Abstract Thinking: [01.01] Anupreksha And Bhavana

Published: 09.08.2006
Updated: 02.07.2015

Dhyana (Meditation) means preksha, i.e., perceiving, seeing.

Preksha is followed by anupreksha.i.e., thinking or contemplation on subject which free the mind of its infatuation.

Repeated thinking on a subject or idea influences the mind.
Such thinking or practice is called bhavana.

The man, who practises bhavana, becomes capable of meditation.

The practice of four bhavanas is necessary for the development of meditational capacity.

  1. Knowledge-oriented bhavana:
    The practice of knowing things objectively and impartially without attachment, aversion and delusion.
  2. Perception-oriented bhavana:
    The practice of seeing things objectively and impartially without attachment, aversion and delsion.
  3. Conduct-oriented bhavana:
    The practice of acting objectively and impartially without attachment, aversion and delusion.
  4. Detachment-oriented bhavana:
    The practice of non-attachment, non-aspiration and fearlessness

The object after which a man aspires, the practice, which he repeats so often, conditions his mind. This is the process of self-hypnosis. It can be also called 'japa' (constant reiteration of a spell or the name of a deity). One, who constantly aspires after and contemplates on the soul, gets established in the soul. That is the quintessence of the repeated iteration of 'soham' ('I am the Supreme Soul' - the basic maxim of the Vedanta Philosophy). He who constantly practises the recitation of 'arham' ('I am the Jin, the Buddha or the Shiva') sets in motion the process of becoming 'the Jin or the Buddha or the Shiva'. One person may be inspired by devotion, another by chaste conduct, still another by good fellowship. Different people are permeated by various kinds of aspirations. Anyone who derives inspiration from any good action is led by that inspiration towards his goal.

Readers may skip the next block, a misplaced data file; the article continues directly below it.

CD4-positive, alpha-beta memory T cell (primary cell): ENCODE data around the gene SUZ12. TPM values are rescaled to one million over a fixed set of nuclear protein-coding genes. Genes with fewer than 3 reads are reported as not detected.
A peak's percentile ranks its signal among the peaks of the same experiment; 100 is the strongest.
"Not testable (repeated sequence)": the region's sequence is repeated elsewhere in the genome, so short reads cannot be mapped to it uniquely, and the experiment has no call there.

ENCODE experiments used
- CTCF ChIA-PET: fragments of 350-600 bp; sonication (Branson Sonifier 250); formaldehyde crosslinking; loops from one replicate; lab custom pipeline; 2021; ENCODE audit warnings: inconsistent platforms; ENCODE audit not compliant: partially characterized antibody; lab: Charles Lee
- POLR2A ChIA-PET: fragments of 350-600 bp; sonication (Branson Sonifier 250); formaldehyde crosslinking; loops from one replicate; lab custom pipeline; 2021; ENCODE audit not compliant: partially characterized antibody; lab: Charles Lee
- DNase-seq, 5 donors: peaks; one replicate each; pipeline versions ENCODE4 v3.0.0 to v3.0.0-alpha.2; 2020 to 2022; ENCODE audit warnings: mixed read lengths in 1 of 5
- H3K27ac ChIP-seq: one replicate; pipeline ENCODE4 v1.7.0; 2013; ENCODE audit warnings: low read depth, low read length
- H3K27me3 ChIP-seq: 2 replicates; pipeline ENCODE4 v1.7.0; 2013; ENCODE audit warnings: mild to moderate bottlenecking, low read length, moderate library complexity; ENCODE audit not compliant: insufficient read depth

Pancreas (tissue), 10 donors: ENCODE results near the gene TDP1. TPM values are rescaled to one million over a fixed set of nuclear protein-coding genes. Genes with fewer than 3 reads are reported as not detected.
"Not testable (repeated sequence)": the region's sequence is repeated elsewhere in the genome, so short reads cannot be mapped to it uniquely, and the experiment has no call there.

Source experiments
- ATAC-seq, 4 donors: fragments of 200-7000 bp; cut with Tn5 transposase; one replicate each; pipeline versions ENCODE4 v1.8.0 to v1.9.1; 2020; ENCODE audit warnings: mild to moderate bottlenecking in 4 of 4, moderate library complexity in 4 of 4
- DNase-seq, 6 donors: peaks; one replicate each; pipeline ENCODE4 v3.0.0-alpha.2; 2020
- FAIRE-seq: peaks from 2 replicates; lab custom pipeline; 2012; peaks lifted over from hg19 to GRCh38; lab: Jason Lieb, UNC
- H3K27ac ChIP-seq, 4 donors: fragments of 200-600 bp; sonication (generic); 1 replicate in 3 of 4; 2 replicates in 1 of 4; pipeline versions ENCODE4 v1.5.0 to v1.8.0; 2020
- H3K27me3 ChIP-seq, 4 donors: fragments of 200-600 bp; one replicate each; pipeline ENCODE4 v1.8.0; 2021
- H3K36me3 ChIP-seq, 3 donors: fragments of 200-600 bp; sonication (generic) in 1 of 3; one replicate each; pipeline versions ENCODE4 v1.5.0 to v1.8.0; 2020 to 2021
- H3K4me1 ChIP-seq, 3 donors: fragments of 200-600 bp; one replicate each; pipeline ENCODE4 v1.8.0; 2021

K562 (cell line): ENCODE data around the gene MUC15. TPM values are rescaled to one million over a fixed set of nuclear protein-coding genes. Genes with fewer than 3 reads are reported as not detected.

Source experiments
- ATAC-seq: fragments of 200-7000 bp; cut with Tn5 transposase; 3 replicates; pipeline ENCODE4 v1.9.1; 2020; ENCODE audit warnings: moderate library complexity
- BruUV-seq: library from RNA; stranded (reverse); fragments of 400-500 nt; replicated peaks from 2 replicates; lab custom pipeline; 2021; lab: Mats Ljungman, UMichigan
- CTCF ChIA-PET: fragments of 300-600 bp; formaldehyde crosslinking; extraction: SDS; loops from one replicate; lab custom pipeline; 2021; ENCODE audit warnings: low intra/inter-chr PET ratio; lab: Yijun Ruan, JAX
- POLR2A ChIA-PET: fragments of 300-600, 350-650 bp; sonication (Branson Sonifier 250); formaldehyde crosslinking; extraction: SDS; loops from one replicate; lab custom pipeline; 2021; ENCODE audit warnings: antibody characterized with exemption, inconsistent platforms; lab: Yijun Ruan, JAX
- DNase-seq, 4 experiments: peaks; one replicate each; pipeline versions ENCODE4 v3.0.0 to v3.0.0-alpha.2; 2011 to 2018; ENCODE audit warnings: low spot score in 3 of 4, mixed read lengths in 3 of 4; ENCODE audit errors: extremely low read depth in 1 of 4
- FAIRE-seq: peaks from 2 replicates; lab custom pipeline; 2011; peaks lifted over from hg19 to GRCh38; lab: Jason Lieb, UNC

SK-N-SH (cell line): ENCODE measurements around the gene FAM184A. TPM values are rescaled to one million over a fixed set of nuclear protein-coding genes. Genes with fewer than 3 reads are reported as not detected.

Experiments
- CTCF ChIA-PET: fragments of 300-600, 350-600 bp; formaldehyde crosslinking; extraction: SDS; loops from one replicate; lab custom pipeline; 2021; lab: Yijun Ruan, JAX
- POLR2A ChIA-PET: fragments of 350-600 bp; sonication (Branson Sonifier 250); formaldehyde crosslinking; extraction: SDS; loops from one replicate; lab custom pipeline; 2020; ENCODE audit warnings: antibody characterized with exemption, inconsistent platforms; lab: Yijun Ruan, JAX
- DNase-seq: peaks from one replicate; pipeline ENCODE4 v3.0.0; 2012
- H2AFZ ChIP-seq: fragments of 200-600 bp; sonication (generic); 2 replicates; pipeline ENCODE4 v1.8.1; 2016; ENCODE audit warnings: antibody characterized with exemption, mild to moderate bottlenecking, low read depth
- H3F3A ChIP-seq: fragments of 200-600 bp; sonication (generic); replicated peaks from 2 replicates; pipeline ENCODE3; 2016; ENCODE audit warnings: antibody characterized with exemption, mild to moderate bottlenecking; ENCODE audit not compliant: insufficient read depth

During the course of spiritual practice, meditation should be followed by self-study and self-study should be followed again by meditation. The term, 'self-study', subsumes japa, bhavana, and anupreksha. All these should be practised, depending upon time and one's capacity in "Dhyana-Shatak". It is said in "Dhyan-Shatak" that at the conclusion of each meditational-session, one should practise anupreksha, such as the anu­preksha of the transitoriness of life, etc. in order to keep the mind detached from various experiences during meditation, the practice of anupreksha is very important.

After religious meditation, four anupreksha are generally practised:

  1. Anupreksha of solitariness
  2. Anupreksha of the transitoriness of life
  3. Anupreksha of helplessness
  4. Anupreksha of cycle of birth and death.
Sources
  • Abstract Thinking
    by Acharya Mahaprajna, © 1988
  • Edited by  Muni Dulheraj
  • Translated by Muni Mahendra Kumar
  • Published by Jain Vishva Barati
  • Edition 1999 compiled by Samani Stith Pragya

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Some texts contain  footnotes  and  glossary  entries. To distinguish between them, the links have different colors.
  1. Bhavana
  2. Bhavanas
  3. Buddha
  4. Contemplation
  5. Dhyana
  6. Fearlessness
  7. Japa
  8. Jin
  9. Meditation
  10. Preksha
  11. Soul
  12. Vedanta
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